After completing 8th grade, at the approximate age of 14, young adults in Czechoslovakia chose their future careers. We were encouraged to tour different factories to see what type of work appealed to us. I grew up in a town called Ceska Lipa, which is in the northern part of the country, only a few kilometers from Novy Bor, a major glass center in Czechoslovakia. My father had a friend who graciously took me on a tour of the glass factory where he worked, and I was able to see many different processes and glass making techniques. I knew instantly that I wanted to work with glass. Once my decision was made, I was taken to the Glass School in Novy Bor, and was given an aptitude test to determine which technique I would study.. I was most suited to study glass grinding because of my abilities to use geometry and think 3 dimensionally. That year, the school admitted 28 students: 7 engravers, 7 glass blowers, 7 glass grinders, and 7 glass painters. I was among approximately 70 students to apply for a position that I was later admitted to. My schooling lasted a little over 4 years and included a mix of both technical and creative curricula, as well as a comprehensive study of the history of glass, art history and drawing.

Shortly after I began my education at The School in Novy Bor,  Czechoslovakia experienced political turmoil: the  Velvet revolution separated my country from the Soviet Union,  then shortly after that,  was fighting between the Czechs and Slovaks, which led to the two separating to form the Czech Republic and Slovakia . This left the country, and my future completely up in the air. I new that the communists weren’t coming back, but the general feeling among the students was one of pessimism. Our futures seemed uncertain, and we had no idea what direction things would go.

After graduation from the Glass School at Novy Bor, I got a job at one of the largest glass factories in the Czech Republic, Crystalex. Even though the country was no longer communist, the system in the Czech Republic was still regulated, and salaries in the factory were not determined by skill, but seniority, and there was no incentive to do your best work. It was a very grueling job with long hours and no incentive to be creative or use any type of initiative. About 6 months into my new position, the principal of the Glass school came to the factory, and offered me a job at his as a glass grinding instructor. I immediately left Crystalex and began teaching.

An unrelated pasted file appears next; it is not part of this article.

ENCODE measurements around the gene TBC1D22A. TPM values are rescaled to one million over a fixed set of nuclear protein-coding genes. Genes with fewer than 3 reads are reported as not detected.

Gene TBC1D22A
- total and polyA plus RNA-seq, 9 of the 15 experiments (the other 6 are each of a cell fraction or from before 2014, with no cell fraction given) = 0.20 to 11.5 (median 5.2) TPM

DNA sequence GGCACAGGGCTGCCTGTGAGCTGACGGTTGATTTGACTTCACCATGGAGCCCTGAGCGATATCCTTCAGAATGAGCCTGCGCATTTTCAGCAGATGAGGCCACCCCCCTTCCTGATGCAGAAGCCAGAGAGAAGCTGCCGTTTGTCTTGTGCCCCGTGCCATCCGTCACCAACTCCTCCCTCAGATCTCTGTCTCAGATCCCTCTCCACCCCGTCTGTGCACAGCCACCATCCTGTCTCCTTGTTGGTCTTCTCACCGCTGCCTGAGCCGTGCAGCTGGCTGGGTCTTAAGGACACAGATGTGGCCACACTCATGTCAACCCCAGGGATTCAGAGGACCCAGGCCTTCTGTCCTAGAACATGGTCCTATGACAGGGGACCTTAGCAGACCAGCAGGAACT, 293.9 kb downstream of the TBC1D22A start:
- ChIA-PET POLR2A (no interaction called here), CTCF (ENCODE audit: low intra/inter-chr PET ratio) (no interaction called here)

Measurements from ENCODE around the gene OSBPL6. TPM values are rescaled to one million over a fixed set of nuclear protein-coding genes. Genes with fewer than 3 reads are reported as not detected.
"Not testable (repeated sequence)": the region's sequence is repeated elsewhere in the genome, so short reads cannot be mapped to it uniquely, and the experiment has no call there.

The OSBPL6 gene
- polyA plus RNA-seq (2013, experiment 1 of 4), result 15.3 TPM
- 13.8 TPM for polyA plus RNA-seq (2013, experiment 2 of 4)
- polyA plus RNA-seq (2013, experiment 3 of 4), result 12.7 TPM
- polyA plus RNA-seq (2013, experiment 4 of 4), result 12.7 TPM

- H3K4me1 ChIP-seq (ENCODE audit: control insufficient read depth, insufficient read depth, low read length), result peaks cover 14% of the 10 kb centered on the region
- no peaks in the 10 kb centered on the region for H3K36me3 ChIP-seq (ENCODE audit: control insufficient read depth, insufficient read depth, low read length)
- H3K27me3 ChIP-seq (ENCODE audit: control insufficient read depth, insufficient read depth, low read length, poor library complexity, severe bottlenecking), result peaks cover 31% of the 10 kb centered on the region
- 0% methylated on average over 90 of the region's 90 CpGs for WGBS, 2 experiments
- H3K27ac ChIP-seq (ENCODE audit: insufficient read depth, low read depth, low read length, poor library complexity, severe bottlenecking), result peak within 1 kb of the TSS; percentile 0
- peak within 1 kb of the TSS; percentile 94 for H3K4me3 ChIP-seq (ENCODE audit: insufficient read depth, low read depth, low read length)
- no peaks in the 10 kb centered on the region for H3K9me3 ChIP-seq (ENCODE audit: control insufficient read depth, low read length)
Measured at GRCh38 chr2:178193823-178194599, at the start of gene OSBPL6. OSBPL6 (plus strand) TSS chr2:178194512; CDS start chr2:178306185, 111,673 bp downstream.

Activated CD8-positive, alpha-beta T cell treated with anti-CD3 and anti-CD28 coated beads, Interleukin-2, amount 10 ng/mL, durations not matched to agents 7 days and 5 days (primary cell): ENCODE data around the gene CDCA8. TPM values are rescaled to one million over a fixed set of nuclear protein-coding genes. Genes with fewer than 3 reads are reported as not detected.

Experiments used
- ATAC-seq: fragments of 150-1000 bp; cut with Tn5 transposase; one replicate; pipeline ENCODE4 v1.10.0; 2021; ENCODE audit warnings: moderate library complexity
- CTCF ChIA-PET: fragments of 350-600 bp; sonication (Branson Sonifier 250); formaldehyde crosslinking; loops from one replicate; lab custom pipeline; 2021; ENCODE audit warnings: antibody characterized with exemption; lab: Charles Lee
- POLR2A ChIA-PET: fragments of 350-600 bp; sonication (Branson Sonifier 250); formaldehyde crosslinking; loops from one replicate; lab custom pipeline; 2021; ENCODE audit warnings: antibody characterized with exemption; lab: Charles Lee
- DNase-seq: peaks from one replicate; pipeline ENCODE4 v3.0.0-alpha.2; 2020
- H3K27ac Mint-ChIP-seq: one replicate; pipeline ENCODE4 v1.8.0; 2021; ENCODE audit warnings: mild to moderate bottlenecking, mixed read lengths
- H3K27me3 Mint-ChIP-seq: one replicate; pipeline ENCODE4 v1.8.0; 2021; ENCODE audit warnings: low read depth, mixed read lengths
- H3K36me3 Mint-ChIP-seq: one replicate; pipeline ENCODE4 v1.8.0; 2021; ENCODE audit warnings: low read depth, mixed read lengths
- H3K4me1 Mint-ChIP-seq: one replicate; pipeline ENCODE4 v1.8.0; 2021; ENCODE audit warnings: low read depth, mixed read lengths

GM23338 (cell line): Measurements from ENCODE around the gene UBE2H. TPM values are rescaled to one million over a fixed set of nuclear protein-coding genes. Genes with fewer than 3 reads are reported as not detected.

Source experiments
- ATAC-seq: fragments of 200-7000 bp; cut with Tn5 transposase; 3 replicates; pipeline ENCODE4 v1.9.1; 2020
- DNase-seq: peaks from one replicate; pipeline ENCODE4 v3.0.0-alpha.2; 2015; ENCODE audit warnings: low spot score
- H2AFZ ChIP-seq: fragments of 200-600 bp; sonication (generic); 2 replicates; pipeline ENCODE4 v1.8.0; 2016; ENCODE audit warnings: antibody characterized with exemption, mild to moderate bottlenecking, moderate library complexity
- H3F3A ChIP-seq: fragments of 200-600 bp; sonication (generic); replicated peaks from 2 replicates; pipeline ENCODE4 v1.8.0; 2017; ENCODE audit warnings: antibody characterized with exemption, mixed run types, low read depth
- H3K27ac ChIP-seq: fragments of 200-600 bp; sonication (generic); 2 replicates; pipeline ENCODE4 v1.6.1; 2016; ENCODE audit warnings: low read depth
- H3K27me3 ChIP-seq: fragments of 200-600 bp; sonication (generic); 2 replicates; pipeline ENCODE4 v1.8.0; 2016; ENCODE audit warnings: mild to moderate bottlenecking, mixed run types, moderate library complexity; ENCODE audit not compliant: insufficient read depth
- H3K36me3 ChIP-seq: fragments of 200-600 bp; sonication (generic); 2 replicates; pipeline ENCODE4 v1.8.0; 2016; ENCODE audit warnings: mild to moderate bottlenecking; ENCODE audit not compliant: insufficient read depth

A year and a half later, while working at the glass school, I received a visit form a woman (Vladimira Klumar-Pavlik) who was looking for a glass grinder to come to work for her husband (Michael Pavlik) in the US. She was looking for someone who not only had my skill set, but could come to the US and work during the summer. As a teacher, I was free to do so. It seemed like a perfect fit.

Upon arrival to his home in the US, Michael left an open map on the kitchen table making all the important places I needed to know like supermarket and bank etc. and left me the keys to his home and car. I was immediately struck by how trusting he was of me, a complete stranger! He taught me many things about living in the US, but more importantly, he introduced me to my best friend, Martin Rosol, as well as the uniquely American style of cooking called barbeque which still remains a favorite of mine.

After returning to the Czech Republic after my first trip working for Michael, I realized that even though the  communists were no longer in power, there was no point in having any talent or creative aspirations in the Czech Republic because no matter how hard you worked at any job, there was no advancement without seniority.  It was also clear to me that there would be no way for me to be an independent artist like Michael because there was no marketplace in the Czech Republic for my work at that time. What started out as a summer job soon became my chance to live and work in the US. After several years of coming to the US for 6 months at a time, I quit my teaching  job at The Glass School in Novy Bor.

Fast forward 15 or so years, and I am married with a young son. I have completed the lengthy  process of becoming a US citizen, which stirred up many emotions and thoughts of my life’s path. Becoming a citizen was a difficult journey, I needed to not only learn about American history, but American civics and it’s political process. I also had to tell my family, still living in the Czech Republic  that I was going to give up my Czech citizenship. Even though I have been living in the United states for many years, my parents were very hurt and disappointed that I was essentially renouncing the identity that they know, and their way of life. I was forced to confront my past in order to move on with my present and future.

On January 23, 2012  I went for my citizenship test and interview, and was delighted to pass, and take my oath of citizenship that very same day.

It was always my dream to be able to design my own body of work, and make a living on my own terms. I am grateful to be doing just that.